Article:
Documentaries, despite their immense social importance, are underrated among film lovers. However, the films screened by the Anthology Film Archives as a part of the “Disruptive Film: Everyday Resistance to Power” — running from Feb. 15-17 — are revitalizing the genre. Curated by filmmakers and activists Sherry Milner and Ernest Larsen, the collection is not only a tribute to anti-oppression movements across the globe, but also exhibits unique forms of protest that — while nonfictional — are markedly different from the standard documentary.
The series has three parts, which each part on a separate night. The first, called “Radical Visions of Resistance to Police Violence,” contains one of Milner and Larsen’s own films titled “41 Shots,” which covers the protests following the shooting of Amadou Diallo in 1999. This 14-minute short uses images of skeletons to instill fear in the audience, as well as shots of newspaper clippings that describe the shooting. Milner and Larsen’s techniques are bizarre, but the fear they create produces a sense of immediacy.
The second part, “Escape Routes in 90 Minutes,” contains two shorts called “I am Eight Years Old/J’ai Huit Ans” and “Prayer of Fear.” The former — an Algerian short about the country’s war of independence against the French — is a narration and collection of drawings by a young Algerian boy who experienced the bloody conflict firsthand. The piece shows how some children experience colonialism, war and decolonization. The latter short is a progression of clips from the 2013 Egyptian coup d’etat with a voiceover of a woman reciting a poem. This powerful piece has no narrative structure, but the narrator’s heart-wrenching, plea-for-mercy poem and the film’s images make the writer’s fear palpable.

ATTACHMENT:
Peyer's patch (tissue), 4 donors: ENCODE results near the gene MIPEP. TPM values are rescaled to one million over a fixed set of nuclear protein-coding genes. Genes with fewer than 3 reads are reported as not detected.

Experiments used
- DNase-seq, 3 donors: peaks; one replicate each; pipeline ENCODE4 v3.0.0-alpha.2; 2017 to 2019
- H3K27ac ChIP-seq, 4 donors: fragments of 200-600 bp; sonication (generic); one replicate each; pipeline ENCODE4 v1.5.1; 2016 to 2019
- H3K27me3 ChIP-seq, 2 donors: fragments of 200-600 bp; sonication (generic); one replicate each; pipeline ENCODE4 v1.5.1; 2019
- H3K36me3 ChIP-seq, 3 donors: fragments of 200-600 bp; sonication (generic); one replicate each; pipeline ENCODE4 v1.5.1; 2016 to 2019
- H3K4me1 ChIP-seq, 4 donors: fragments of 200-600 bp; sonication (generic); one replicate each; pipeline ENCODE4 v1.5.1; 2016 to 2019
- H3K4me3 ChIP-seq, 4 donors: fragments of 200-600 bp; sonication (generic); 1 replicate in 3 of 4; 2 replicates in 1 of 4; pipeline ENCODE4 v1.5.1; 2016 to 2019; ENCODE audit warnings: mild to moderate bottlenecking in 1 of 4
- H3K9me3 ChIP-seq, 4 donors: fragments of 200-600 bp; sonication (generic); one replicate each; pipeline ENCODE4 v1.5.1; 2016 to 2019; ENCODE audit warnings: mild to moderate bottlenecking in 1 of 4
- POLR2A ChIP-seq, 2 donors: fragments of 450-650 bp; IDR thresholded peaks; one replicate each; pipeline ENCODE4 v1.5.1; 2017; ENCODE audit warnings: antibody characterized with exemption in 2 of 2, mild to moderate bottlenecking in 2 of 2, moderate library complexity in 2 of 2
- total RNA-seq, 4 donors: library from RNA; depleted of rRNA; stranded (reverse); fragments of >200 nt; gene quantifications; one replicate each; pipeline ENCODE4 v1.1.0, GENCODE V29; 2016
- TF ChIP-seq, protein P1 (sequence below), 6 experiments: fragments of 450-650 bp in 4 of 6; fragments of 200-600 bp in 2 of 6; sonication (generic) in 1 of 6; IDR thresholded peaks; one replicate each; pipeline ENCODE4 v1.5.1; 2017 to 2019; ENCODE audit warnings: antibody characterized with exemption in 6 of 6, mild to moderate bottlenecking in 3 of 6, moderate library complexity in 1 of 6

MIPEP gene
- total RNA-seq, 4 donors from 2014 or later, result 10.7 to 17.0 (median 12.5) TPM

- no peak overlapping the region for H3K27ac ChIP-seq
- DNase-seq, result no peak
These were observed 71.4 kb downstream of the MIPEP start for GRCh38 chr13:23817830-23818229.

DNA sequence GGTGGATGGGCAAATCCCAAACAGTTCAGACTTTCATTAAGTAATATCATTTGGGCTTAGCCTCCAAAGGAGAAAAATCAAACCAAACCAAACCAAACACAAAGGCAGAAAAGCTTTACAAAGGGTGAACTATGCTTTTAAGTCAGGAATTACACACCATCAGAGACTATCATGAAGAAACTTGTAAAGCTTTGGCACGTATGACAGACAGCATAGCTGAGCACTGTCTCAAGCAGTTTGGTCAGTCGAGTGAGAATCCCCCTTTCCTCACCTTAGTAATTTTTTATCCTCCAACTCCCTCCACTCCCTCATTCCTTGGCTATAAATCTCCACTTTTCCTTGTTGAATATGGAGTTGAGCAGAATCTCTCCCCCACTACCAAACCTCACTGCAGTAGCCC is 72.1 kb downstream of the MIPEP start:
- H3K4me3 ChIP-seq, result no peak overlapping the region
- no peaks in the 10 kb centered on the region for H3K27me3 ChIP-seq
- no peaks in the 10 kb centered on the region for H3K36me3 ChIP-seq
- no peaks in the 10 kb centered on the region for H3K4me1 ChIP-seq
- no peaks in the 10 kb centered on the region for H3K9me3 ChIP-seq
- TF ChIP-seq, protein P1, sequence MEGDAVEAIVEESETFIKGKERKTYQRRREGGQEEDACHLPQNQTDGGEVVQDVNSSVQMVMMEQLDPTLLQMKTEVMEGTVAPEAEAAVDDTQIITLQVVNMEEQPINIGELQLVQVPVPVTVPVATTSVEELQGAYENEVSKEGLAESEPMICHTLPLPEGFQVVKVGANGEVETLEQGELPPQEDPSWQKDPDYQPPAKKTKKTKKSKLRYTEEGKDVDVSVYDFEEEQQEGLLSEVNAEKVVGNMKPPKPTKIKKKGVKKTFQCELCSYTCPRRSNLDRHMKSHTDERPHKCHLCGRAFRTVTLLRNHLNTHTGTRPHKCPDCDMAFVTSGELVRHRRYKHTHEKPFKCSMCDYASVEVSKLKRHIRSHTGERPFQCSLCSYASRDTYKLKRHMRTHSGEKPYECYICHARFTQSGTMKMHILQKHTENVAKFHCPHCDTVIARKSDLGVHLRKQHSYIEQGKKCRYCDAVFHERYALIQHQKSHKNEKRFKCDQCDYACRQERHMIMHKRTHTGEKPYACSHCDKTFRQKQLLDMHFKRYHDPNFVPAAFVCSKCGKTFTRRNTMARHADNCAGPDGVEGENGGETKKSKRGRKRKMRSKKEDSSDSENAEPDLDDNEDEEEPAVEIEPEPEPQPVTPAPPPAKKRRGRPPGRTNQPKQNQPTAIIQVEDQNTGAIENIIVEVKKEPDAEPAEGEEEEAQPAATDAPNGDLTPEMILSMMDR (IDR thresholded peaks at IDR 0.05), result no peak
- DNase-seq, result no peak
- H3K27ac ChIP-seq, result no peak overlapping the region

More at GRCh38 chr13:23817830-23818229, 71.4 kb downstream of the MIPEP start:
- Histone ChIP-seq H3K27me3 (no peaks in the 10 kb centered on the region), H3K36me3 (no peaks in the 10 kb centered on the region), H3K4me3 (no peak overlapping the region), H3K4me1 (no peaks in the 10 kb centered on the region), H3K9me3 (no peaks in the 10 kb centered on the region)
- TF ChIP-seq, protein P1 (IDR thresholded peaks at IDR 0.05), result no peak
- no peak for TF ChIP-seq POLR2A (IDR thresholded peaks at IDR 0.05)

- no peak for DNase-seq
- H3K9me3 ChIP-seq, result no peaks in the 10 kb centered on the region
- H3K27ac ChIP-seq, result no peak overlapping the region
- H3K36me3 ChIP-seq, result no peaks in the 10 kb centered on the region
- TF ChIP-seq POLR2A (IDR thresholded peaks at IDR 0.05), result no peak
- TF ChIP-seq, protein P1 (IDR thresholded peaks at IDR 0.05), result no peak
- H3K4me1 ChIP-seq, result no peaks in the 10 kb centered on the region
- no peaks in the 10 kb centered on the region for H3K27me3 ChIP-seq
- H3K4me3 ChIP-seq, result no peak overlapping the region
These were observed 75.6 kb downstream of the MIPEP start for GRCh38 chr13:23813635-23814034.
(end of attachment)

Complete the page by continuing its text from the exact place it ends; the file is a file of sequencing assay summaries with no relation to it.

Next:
The third part, “Polished Scum,” deals with feminist activism through film. One short titled “Iranian Women’s Liberation Movement, Year Zero” discusses the setbacks women endured in the aftermath of the Iranian Revolution. When Supreme Leader Ayatollah Khomeini decrees that women must veil themselves in public a mere day after taking office, the women of Iran, already politically active from the revolutionary days, take to the streets again to protest against this new law.
It is a multifaceted look at a seemingly one-dimensional issue, accentuated by the fact that women — who otherwise cover their heads in public — protest against the legalization of dress code, arguing that men will forever dominate society if women do not band together. While more conventional than other works in the anthology, this film stands out because it presents Iranian women in a more nuanced way than most media tends to do.
“Disruptive Film” not only highlights different forms of mobilization but also shows new means of expression that capture the issues at stake and challenge oppression through protest.
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